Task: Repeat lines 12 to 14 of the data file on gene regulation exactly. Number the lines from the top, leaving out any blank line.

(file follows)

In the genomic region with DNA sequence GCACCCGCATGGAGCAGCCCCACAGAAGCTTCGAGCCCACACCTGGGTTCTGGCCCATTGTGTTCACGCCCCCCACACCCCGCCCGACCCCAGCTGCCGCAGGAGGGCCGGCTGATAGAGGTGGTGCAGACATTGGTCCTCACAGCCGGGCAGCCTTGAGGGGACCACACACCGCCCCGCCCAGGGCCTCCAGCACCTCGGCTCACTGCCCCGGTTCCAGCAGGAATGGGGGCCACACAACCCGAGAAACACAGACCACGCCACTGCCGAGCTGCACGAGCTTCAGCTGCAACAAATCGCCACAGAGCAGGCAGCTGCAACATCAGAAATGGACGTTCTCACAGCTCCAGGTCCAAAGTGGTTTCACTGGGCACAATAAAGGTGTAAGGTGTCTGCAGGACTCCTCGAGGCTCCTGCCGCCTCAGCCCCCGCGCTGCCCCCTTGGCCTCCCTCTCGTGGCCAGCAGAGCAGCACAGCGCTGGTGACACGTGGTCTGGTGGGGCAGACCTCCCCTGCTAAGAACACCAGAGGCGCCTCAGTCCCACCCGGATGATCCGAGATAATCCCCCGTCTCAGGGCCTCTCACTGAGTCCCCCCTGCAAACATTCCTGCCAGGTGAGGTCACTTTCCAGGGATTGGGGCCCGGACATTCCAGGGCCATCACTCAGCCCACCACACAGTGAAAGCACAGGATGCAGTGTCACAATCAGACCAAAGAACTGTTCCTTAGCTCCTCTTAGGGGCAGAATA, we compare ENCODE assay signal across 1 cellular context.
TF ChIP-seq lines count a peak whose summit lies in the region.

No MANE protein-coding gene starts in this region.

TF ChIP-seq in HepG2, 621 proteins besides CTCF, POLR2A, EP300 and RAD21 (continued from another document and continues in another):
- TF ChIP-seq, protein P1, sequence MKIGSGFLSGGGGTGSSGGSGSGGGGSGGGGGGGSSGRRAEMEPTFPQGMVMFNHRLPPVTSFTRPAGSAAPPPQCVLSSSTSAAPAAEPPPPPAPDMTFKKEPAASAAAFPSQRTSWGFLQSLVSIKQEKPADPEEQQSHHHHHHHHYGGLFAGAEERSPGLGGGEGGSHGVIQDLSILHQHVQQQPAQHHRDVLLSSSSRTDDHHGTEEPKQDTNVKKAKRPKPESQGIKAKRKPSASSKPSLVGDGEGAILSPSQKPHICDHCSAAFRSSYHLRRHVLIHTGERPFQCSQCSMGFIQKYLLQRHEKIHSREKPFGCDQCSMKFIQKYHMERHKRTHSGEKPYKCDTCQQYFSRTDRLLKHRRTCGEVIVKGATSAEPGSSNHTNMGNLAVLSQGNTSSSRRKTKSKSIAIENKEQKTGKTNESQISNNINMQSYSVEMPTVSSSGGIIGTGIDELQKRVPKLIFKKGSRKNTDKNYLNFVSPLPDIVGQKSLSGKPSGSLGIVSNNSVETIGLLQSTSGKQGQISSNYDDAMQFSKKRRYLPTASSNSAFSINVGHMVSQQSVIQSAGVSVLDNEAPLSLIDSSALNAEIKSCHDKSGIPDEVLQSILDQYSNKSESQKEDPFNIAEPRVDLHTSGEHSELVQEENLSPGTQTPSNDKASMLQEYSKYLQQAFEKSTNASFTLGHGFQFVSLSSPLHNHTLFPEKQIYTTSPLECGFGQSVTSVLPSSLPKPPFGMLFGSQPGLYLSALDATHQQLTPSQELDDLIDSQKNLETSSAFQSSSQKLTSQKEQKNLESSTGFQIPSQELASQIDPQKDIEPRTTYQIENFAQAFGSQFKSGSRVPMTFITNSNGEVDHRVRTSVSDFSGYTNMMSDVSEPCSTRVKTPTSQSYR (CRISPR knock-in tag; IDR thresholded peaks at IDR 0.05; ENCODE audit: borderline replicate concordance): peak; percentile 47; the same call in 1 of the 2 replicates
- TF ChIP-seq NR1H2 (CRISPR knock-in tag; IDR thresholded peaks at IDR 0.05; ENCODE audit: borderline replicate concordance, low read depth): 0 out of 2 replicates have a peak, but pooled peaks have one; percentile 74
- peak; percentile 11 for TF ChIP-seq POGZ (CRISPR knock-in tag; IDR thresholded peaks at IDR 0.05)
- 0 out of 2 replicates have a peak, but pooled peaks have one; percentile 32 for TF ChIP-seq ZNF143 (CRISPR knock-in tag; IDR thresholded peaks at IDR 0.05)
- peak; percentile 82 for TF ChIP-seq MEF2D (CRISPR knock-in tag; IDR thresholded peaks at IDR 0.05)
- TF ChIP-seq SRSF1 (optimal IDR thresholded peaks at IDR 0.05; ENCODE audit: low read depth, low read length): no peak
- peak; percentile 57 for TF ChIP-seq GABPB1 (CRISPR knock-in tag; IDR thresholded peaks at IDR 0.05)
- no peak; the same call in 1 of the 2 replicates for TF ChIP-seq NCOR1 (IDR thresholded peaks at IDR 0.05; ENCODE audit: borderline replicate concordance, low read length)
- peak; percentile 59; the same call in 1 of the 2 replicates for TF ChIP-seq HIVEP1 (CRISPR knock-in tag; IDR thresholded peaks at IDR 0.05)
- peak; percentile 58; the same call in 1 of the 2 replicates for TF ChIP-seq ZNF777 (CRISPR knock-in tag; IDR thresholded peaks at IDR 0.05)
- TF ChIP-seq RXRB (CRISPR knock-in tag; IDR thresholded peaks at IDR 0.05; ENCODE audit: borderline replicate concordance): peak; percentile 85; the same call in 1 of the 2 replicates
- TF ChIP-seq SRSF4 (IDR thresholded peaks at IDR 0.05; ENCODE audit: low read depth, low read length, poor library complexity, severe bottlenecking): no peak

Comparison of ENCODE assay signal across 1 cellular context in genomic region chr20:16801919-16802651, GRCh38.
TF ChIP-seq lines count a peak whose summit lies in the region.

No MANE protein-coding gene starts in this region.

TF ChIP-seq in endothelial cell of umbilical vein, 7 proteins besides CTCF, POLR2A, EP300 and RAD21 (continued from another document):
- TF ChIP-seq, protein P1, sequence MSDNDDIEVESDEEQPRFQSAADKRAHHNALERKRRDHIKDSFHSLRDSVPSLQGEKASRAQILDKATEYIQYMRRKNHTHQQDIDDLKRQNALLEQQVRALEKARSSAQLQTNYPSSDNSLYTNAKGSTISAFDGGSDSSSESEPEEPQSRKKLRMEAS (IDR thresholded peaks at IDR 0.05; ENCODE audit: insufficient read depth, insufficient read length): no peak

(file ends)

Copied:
- no peak; the same call in 1 of the 2 replicates for TF ChIP-seq NCOR1 (IDR thresholded peaks at IDR 0.05; ENCODE audit: borderline replicate concordance, low read length)
- peak; percentile 59; the same call in 1 of the 2 replicates for TF ChIP-seq HIVEP1 (CRISPR knock-in tag; IDR thresholded peaks at IDR 0.05)
- peak; percentile 58; the same call in 1 of the 2 replicates for TF ChIP-seq ZNF777 (CRISPR knock-in tag; IDR thresholded peaks at IDR 0.05)